The origins of April Fools’ Day are no joke.
Saturday is April Fools’ Day, a day to be extra skeptical if you come across something out of the ordinary or that seems hard to believe.
Angus Kress Gillespie, a folklorist and professor of American studies at Rutgers University, shares the explanation that most historians believe and explains why we mark the day with tricks and practical jokes:
What are the origins of April Fools’ Day?
The story goes back to the 1500s in France when the Julian calendar (established by Julius Caesar) was replaced with the Gregorian calendar (introduced by Pope Gregory XIII and still used in most parts of the world). In the old Julian calendar, the new year began on April 1, but with the new Gregorian calendar, the new year was set to begin on January 1.
News did not always travel fast in those days so not everyone got the word that the start of the New Year changed to January 1. They kept celebrating it on April 1, and they were widely mocked as April Fools.
How did this turn into a day of practical jokes?
The practice of telling April Fools’ jokes spread rapidly, and it has continued over the last 500 years or so. These jokes work best on people who have not been paying attention to the calendar. Playing a joke on someone, you want to get to them early in the morning before they realize what day it is.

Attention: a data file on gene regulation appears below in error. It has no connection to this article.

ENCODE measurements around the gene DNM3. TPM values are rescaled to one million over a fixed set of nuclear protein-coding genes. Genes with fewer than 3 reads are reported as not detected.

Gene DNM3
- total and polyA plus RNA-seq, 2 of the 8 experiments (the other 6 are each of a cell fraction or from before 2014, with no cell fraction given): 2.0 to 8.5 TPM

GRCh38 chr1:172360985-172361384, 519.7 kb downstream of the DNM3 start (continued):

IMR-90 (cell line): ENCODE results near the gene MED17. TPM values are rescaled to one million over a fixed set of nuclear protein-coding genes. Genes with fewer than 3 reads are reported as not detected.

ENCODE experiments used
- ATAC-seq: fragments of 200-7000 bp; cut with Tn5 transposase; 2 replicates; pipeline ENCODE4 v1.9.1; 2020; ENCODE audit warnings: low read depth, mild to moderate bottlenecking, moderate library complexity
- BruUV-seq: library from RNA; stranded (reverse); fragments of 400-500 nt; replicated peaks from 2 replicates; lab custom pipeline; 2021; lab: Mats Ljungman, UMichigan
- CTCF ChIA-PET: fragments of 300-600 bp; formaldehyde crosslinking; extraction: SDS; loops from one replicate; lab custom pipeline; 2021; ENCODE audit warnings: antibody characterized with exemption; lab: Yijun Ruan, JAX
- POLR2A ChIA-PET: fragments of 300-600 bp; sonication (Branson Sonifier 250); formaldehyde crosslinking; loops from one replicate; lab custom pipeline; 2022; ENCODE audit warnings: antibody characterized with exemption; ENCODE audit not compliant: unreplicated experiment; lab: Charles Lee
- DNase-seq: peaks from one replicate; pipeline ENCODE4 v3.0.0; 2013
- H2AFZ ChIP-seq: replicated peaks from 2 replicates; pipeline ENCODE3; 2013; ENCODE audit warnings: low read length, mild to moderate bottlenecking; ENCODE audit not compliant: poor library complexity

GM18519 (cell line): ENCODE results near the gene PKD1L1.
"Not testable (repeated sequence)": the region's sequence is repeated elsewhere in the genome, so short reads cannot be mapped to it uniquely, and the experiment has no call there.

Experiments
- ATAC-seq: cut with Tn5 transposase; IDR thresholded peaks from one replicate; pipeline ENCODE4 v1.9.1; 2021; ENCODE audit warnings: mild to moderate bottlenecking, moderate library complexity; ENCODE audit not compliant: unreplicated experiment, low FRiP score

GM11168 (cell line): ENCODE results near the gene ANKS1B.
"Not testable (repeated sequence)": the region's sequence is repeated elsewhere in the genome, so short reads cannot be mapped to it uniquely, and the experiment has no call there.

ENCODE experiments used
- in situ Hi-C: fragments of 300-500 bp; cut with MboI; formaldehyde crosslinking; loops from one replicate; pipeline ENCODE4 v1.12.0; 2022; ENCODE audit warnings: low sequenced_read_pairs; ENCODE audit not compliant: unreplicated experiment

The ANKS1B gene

What are some of the best April Fools’ jokes over the years?
The most effective April Fool’s jokes have come from some kind of authoritative source, such as a respected news channel or a local government. The joke must be false but believable and—most importantly—it must be harmless or inconsequential.
Here are my three favorites: The first story deals with Big Ben, the Great Clock of Westminster in London, England. It was on April Fools’ Day back in 1980 that the BBC announced a big change. Big Ben’s clock face was being changed to digital, and the first person to get back to the network could win the clock hands.
My second story deals with former President Richard Nixon, who resigned from office back in 1974, Yet in 1992, National Public Radio ran a spot with Nixon saying that he was running for president again. It was very convincing, but it was not Nixon, only an actor. It was a very effective prank.
More recently, there was an April Fools’ Day announcement by the Boston Public Garden with a warning for people not to use their cell phones to take photos of the well-known sculptures in the garden because the light emitted would damage and erode the sculptures. It was just right—very strange but kind of believable.
Do you have any tips for jokesters this year?
A word of caution about using social media to tell your April Fools’ joke. Not everyone has the same sense of humor. Think it through carefully before you post it. You want to avoid topics that your friends might find offensive.
Source: Rutgers University